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Climate Change Refugees


One of the little known facts that has begun to make it in U.S. papers, is the growing international crisis of climate change refugees.  What is a climate change refugee?  They are not political refugees motivated to leave their homes because of war or religious persecution.  They are leaving their homes because the land they live on can no longer sustain them.

Where will they go?
Where will they go?

This crisis is most visible in Africa.  Particularly in countries surrounding Kenya.  Right now there are over 250,000 climate change refugees in Kenya, but there are currently 10 million of them in other parts of the world.  U.N. projections have climate change refugees growing to 25 million displaced persons by 2050.  A climate change refugee is one who is forced to leave their lands due to rising seas, drought, and lands that have been consumed by deserts.  The crisis in Kenya is the result of a 4 year old drought that has not abated from surrounding countries that border Kenya.  Refugees are seeking access to countries that have the resources to sustain them.  Kenya is not one of those countries.  They themselves are experiencing the pressure of new people demanding more of their limited resources.  Right now the U.N. is doing what it can to assist.  This situation has the capacity of becoming the next horrific chapter in human history.  Imagine a world in twenty years that no longer has glaciers to provide drinking water to whole continents.  Imagine countries whose very existence is obliterated by the rising ocean’s of the world.  Existing deserts that grow exponentially due to climate change.  Massive migrations of people from around the world looking for the basics of clean water and food.  Not 25 million people, but hundreds of millions.  Where will they go?  How will humanity survive in the long run?  Global climate change has reared its ugly head.  The writing is on the wall.  We need to do something about these refugees and global climate change now.  We can do something now, not later, when it’s too late.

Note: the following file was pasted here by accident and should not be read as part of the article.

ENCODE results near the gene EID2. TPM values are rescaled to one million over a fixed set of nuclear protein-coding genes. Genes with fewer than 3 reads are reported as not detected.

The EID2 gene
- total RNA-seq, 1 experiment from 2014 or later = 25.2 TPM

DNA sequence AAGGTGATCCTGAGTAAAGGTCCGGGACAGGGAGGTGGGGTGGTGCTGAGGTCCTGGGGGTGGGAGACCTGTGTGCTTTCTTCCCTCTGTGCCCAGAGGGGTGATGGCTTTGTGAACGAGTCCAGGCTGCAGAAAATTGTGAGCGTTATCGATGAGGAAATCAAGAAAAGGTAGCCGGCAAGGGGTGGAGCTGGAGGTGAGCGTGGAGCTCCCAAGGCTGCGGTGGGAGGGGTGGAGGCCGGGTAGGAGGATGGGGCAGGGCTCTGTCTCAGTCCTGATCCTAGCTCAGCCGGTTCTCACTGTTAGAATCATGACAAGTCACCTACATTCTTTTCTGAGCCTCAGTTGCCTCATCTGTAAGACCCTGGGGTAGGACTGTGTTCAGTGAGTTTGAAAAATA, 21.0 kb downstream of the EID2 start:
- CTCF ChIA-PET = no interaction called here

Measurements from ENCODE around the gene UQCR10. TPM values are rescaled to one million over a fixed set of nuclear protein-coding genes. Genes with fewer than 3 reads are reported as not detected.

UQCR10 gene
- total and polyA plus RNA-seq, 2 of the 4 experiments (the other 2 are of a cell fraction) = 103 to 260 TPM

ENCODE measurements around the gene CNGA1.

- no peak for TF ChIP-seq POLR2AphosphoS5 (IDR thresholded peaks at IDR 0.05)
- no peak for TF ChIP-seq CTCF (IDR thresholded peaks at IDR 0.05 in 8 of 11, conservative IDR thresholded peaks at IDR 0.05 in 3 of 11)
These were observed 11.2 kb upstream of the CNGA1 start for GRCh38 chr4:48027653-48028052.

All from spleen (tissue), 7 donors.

John Vlahakis


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